Vibe check: The commission question
A major priority for new House Speaker Mike Johnson is establishing a so-called “fiscal commission”: a panel to address the ballooning deficit and interest payments on American debt, as well as Social Security and Medicare’s impending solvency issues. On Wednesday, the House Budget Committee held a hearing on several bipartisan bills to create a fiscal commission.
“We need an outside group of experts to help us learn what the absolute truth is,” said GOP Representative Steve Womack, a co-sponsor of one of the pieces of legislation.
Fiscal commissions have a mixed track record: The 1983 Greenspan Commission helped Congress pursue a path to keeping Social Security solvent—although it fell short of its 75-year goal—but the 2010 Simpson-Bowles commission did little more than raise public awareness about the growing deficit.
Representative Scott Peters, the Democratic co-sponsor of a bill that would create a bipartisan, bicameral commission, including outside experts, told me ahead of the hearing that it was difficult for one party to solve the problem. For example, while Democratic Representative John Larson has introduced a bill to keep Social Security funded, that measure did not make it through the House Ways and Means Committee, even when Democrats controlled both houses of Congress. Not touching Social Security is a “cruel lie,” argued Peters.
“If you want to cut Social Security, what you do is nothing,” Peters said. “But if you want to save Social Security, if you want to save benefits, the sooner we do [take action], the better chance we’ll have.”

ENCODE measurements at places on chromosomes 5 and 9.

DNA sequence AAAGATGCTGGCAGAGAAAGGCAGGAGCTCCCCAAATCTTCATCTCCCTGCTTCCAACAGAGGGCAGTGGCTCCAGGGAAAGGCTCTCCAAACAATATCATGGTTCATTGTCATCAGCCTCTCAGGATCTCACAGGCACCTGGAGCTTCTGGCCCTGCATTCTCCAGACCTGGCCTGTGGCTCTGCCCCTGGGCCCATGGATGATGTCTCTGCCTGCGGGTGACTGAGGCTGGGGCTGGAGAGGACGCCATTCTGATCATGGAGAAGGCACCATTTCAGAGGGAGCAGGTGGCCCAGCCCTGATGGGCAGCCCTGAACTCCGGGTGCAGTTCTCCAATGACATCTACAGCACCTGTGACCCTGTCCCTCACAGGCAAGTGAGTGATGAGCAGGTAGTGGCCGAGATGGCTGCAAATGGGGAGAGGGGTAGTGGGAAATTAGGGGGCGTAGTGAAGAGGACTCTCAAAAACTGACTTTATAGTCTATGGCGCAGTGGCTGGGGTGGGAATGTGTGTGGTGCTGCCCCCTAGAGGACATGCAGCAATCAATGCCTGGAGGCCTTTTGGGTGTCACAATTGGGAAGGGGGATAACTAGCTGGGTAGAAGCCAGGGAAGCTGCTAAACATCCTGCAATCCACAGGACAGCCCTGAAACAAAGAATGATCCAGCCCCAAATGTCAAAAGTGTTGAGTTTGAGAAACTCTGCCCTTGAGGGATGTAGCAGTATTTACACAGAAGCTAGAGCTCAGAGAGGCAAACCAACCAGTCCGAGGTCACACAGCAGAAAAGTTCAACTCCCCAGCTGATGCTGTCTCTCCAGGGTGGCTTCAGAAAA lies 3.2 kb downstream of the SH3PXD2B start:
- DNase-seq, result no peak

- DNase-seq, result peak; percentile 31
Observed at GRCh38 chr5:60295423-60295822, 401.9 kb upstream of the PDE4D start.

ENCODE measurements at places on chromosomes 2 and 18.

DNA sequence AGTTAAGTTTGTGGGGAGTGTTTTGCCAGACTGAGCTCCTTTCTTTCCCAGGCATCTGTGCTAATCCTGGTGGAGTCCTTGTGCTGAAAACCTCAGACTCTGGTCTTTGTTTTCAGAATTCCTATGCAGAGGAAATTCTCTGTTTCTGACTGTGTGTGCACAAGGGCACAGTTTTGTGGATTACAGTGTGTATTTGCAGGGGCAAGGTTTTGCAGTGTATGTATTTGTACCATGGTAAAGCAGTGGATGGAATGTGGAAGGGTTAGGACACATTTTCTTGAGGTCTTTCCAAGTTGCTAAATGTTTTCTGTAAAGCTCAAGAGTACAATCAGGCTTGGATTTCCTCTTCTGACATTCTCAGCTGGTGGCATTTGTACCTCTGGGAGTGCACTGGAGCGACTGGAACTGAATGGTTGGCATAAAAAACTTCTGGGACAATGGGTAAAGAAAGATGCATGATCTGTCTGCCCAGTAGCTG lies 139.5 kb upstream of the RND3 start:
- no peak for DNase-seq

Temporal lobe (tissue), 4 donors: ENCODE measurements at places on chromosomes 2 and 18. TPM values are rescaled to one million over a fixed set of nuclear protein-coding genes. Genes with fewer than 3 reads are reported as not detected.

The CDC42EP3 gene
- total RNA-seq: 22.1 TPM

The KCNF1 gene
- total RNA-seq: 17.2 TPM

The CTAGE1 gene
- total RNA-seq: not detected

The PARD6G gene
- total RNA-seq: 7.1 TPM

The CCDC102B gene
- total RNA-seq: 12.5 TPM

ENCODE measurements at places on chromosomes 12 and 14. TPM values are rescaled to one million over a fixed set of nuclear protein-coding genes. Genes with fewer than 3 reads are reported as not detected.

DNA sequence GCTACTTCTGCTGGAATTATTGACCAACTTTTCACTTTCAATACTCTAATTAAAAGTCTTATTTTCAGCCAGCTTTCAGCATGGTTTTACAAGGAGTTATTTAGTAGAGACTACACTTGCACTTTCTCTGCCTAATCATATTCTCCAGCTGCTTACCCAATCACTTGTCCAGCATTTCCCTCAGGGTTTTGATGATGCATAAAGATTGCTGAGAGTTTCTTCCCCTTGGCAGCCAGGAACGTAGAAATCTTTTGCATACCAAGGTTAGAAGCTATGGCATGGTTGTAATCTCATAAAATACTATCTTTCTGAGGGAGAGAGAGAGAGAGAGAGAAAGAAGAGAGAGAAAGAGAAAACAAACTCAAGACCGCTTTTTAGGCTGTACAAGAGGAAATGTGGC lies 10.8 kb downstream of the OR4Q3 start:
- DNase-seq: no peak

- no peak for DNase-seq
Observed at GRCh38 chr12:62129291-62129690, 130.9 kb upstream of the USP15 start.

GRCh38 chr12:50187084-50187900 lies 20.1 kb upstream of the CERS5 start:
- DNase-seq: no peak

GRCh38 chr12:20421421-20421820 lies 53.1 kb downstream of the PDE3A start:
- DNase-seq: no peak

But Representative Brendan Boyle, the ranking Democrat on the committee, noted during the hearing that the conclusions of a fiscal commission—particularly regarding Social Security—will eventually need to be acted upon by a potentially recalcitrant Congress.
“Ultimately, individuals will have to put up a vote either saying, ‘Yes, this is how we’re going to raise more revenue,’ or ‘Yes, this is how we’re going to enact cuts,’” said Boyle.
Indeed, the problem with receiving a recommendation from a commission is the actual follow-through, which is why several members who have sponsored legislation to create such a panel call for an up-or-down vote on the eventual recommendations.
“Using a commission is the only way that you can actually get something through a filibuster, and also whoever’s in the majority in the House,” said GOP Representative Blake Moore, another member of the House Budget Committee.